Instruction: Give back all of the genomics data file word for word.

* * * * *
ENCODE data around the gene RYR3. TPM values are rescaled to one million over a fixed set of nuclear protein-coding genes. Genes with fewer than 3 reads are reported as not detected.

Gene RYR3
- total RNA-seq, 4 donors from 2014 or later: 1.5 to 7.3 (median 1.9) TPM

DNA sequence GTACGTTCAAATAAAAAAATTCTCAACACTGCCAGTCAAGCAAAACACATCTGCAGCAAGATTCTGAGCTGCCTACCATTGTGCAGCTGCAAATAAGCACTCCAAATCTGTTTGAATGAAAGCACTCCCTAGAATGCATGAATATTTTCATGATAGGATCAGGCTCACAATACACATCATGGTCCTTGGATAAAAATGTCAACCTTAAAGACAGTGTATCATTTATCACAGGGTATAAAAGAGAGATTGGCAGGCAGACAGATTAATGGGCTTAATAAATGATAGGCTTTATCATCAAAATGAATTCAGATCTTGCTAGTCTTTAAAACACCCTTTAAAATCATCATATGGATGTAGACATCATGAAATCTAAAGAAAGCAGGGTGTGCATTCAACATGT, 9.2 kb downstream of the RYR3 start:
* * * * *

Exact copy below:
ENCODE data around the gene RYR3. TPM values are rescaled to one million over a fixed set of nuclear protein-coding genes. Genes with fewer than 3 reads are reported as not detected.

Gene RYR3
- total RNA-seq, 4 donors from 2014 or later: 1.5 to 7.3 (median 1.9) TPM

DNA sequence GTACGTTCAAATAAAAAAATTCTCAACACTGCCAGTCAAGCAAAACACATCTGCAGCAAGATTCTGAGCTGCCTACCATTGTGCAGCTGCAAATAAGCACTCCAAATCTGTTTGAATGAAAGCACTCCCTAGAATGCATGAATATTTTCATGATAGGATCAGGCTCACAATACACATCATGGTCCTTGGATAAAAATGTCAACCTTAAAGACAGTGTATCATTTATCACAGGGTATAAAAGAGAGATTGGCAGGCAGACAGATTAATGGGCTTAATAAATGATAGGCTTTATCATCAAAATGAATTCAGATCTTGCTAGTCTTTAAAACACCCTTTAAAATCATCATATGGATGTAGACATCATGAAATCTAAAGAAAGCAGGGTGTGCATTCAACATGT, 9.2 kb downstream of the RYR3 start: